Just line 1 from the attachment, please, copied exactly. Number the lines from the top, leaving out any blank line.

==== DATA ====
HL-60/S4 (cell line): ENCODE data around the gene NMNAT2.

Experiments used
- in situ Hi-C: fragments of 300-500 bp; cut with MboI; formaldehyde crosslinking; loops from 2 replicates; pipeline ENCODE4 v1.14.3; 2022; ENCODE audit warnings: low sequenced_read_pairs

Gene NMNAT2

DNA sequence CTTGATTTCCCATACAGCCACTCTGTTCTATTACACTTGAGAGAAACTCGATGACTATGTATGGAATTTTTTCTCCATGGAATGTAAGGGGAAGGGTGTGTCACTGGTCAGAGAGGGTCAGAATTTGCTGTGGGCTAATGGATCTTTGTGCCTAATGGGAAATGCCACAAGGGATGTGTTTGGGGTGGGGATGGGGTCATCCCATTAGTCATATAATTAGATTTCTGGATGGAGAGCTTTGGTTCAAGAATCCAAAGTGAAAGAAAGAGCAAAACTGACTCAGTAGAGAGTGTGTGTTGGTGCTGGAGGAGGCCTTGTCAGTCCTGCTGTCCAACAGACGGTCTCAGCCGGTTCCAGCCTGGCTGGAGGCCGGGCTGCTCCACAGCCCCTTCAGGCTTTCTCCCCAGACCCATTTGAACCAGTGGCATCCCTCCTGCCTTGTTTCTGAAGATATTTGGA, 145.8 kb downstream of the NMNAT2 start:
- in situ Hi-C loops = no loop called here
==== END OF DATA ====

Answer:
HL-60/S4 (cell line): ENCODE data around the gene NMNAT2.